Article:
Understanding Neuropathy: Causes, Symptoms, and Treatment Options

Neuropathy is a condition that occurs due to damage to the nerves outside the brain and the spinal cord. It results in pain, numbness, and weakness. The symptoms usually occur in the hands and feet but can affect other organs and body functions. 

The function of the peripheral nervous system is to transmit information. This is information from the brain and central nervous system (spinal cord) to the rest of the body. The condition can affect one or multiple nerves. It pays to understand neuropathy, its causes, symptoms, and treatment options. 


What Causes Peripheral Neuropathy?


Peripheral nerve damage can be a result of various factors. Diabetes, autoimmune diseases, bacterial and viral infections, and tumors can lead to neuropathy. Other contributing factors include inherited disorders, bone marrow disorders, and liver and kidney disease. 

Peripheral neuropathy can also be caused by acute alcoholism, certain medications, and exposure to poisons. Nerve injuries and vitamin B deficiency can also cause the condition. Sometimes, the condition may be idiopathic (no identifiable cause). 


Symptoms of Peripheral Neuropathy

The various nerves in the body serve different functions. Symptoms of the disease will depend on the nerves affected. They include:

  • Jabbing or sharp pain in the limbs

  • Burning or throbbing pain in the hands and feet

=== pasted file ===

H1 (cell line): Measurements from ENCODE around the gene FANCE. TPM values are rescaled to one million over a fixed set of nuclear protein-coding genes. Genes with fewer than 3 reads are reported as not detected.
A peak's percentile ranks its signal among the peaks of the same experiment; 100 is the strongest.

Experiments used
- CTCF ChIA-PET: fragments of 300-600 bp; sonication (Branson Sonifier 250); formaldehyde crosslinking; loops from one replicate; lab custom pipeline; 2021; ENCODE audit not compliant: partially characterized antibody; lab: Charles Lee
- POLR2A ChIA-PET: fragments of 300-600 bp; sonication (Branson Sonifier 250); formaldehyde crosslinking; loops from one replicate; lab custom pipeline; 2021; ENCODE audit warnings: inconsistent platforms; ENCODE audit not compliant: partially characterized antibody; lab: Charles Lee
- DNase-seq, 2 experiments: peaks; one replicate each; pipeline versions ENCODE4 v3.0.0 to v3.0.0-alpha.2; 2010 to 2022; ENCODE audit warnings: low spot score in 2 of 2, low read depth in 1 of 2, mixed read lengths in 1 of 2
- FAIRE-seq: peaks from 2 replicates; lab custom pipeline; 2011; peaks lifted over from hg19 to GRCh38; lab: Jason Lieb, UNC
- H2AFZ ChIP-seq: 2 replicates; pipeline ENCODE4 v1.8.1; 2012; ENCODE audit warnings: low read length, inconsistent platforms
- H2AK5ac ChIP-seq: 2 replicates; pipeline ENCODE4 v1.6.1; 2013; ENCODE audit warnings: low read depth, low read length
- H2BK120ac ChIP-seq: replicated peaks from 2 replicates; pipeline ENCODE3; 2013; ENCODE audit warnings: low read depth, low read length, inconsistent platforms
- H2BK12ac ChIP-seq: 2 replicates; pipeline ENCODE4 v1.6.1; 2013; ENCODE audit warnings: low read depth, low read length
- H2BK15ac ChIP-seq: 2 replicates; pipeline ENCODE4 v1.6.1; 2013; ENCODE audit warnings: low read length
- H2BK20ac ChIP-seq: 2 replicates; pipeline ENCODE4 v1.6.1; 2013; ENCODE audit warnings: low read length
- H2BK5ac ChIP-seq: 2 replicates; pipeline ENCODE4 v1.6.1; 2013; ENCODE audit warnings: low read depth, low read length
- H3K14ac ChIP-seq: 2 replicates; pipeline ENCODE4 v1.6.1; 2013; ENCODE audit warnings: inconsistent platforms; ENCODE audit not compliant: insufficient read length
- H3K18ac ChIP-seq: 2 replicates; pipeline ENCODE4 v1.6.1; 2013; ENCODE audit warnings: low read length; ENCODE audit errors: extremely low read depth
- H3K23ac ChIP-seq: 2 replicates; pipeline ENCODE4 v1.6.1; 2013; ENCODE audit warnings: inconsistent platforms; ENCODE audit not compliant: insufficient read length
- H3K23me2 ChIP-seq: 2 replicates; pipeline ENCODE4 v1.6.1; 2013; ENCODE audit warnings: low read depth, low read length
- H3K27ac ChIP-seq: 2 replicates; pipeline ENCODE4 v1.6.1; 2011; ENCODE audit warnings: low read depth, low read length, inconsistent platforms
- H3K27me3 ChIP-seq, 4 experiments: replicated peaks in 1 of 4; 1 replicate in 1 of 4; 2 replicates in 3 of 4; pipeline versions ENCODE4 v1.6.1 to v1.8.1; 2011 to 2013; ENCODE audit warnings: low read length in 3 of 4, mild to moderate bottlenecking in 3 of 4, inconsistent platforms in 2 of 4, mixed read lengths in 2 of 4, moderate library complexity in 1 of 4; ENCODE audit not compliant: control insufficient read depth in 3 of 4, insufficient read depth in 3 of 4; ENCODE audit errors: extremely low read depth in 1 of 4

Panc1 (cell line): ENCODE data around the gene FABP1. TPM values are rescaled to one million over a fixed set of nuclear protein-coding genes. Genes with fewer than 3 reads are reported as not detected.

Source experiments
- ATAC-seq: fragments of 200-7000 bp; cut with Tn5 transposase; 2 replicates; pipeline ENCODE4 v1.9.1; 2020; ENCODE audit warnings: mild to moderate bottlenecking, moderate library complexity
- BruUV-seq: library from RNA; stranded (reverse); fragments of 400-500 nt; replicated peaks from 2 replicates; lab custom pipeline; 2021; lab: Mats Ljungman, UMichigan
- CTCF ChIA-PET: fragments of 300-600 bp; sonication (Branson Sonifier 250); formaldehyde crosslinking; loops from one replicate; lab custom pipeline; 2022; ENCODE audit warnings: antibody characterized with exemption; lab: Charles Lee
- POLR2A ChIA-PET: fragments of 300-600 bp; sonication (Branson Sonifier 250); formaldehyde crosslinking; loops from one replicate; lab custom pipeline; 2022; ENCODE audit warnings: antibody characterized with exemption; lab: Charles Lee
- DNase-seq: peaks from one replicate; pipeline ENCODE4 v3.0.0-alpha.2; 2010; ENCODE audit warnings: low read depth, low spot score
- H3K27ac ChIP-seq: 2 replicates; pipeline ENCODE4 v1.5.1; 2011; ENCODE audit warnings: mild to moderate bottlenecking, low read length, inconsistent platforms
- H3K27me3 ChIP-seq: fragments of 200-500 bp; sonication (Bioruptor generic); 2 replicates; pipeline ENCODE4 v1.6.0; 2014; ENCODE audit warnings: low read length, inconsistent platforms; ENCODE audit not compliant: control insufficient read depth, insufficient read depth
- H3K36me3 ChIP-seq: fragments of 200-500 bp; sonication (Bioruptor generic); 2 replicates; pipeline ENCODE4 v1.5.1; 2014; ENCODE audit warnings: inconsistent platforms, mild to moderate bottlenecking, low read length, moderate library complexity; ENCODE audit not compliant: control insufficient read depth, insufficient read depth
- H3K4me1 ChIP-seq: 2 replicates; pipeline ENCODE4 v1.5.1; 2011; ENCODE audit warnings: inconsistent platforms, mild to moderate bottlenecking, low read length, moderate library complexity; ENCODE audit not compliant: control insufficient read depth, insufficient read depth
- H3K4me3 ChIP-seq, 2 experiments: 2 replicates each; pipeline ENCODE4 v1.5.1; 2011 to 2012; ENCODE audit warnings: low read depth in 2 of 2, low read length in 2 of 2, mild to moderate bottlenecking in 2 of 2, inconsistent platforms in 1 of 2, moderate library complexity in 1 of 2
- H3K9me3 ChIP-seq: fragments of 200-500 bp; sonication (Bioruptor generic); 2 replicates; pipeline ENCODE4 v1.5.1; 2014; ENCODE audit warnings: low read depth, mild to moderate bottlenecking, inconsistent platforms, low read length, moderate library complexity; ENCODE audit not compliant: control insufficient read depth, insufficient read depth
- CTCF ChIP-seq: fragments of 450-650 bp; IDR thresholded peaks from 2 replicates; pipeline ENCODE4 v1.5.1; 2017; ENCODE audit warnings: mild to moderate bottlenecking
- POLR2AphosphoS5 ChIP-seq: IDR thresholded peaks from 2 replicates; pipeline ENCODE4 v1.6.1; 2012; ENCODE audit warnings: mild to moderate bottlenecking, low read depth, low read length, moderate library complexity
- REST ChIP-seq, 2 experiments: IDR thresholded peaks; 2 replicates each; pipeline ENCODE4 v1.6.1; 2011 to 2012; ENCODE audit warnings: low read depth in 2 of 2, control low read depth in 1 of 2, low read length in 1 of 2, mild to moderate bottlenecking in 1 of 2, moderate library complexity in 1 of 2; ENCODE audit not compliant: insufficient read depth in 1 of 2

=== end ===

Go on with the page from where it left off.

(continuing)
• Severe sensitivity to touch

  • Muscle weakness

  • Lack of coordination or falling

  • Pain during simple activities such as putting weight on the feet

  • Numbness in the lower extremities

  • Impaired sexual function

  • Paralysis

If the condition affects the autonomic nerves, patients experience excessive sweating, heat intolerance, bladder or bowel issues, and digestive problems. Patients may also experience light-headedness or dizziness due to falls in blood pressure. 


Risk Factors for Neuropathy


Poorly controlled diabetes is a common risk factor for peripheral neuropathy. Others include alcohol abuse, poor diet (vitamin B deficiency), HIV, and hepatitis B and C. People with lupus and rheumatoid arthritis have a high risk of developing neuropathy. Exposure to toxins and using repetitive motions are also risk factors. People with a family history of the disease are more predisposed to it. 


Diagnosing Peripheral Neuropathy


Health providers will conduct a physical exam and various tests to diagnose peripheral neuropathy. The doctor will check the patient’s medical history and symptoms. A neurological exam involves checking tendon reflexes, muscle tone, and strength. 

The doctor will also check the patient’s ability to experience certain sensations, posture, and coordination. Tests include imaging, blood, and nerve function tests. A nerve biopsy can check for abnormalities, while a skin biopsy checks the reduction in nerve endings.


Treatment for Neuropathy


There are various ways to treat peripheral neuropathy, including the following:

  • Pain medications

  • Antiseizure medications

  • Antidepressants

  • Topical treatments

  • Transcutaneous electrical nerve stimulation (TENS)

  • Physical therapy

  • Surgery

Chiropractic care can help relieve the symptoms of peripheral neuropathy. The chiropractor can develop a treatment plan based on the individual’s health condition. 

Failing to manage neuropathy can lead to complications. These include infections, falls, burns, and skin injuries. Management of the underlying health conditions can prevent neuropathy. It is also essential to make healthy choices, such as eating a healthy diet and getting adequate exercise. 

For more on the causes, symptoms, and treatment options for neuropathy, visit Dakota Clinic of Chiropractic. Our office is in West Fargo, North Dakota. Call (701) 566-5455 to schedule an appointment today.